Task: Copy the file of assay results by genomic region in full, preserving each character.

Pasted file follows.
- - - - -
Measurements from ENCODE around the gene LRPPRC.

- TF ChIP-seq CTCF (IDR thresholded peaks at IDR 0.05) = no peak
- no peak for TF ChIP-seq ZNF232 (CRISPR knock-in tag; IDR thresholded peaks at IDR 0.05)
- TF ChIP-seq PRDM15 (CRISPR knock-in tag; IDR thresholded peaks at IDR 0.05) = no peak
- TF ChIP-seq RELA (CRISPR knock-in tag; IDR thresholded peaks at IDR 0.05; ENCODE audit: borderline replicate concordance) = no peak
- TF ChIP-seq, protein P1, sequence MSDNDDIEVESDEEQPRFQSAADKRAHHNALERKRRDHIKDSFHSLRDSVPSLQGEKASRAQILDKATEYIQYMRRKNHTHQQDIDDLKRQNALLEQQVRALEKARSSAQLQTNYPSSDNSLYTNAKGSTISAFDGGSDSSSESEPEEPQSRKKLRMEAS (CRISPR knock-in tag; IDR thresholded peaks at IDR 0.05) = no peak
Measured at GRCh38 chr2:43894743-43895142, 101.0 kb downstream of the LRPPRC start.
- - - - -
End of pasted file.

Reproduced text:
Measurements from ENCODE around the gene LRPPRC.

- TF ChIP-seq CTCF (IDR thresholded peaks at IDR 0.05) = no peak
- no peak for TF ChIP-seq ZNF232 (CRISPR knock-in tag; IDR thresholded peaks at IDR 0.05)
- TF ChIP-seq PRDM15 (CRISPR knock-in tag; IDR thresholded peaks at IDR 0.05) = no peak
- TF ChIP-seq RELA (CRISPR knock-in tag; IDR thresholded peaks at IDR 0.05; ENCODE audit: borderline replicate concordance) = no peak
- TF ChIP-seq, protein P1, sequence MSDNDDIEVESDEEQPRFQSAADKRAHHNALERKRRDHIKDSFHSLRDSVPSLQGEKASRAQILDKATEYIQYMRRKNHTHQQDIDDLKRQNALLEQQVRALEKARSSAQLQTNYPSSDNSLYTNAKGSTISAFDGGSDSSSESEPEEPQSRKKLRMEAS (CRISPR knock-in tag; IDR thresholded peaks at IDR 0.05) = no peak
Measured at GRCh38 chr2:43894743-43895142, 101.0 kb downstream of the LRPPRC start.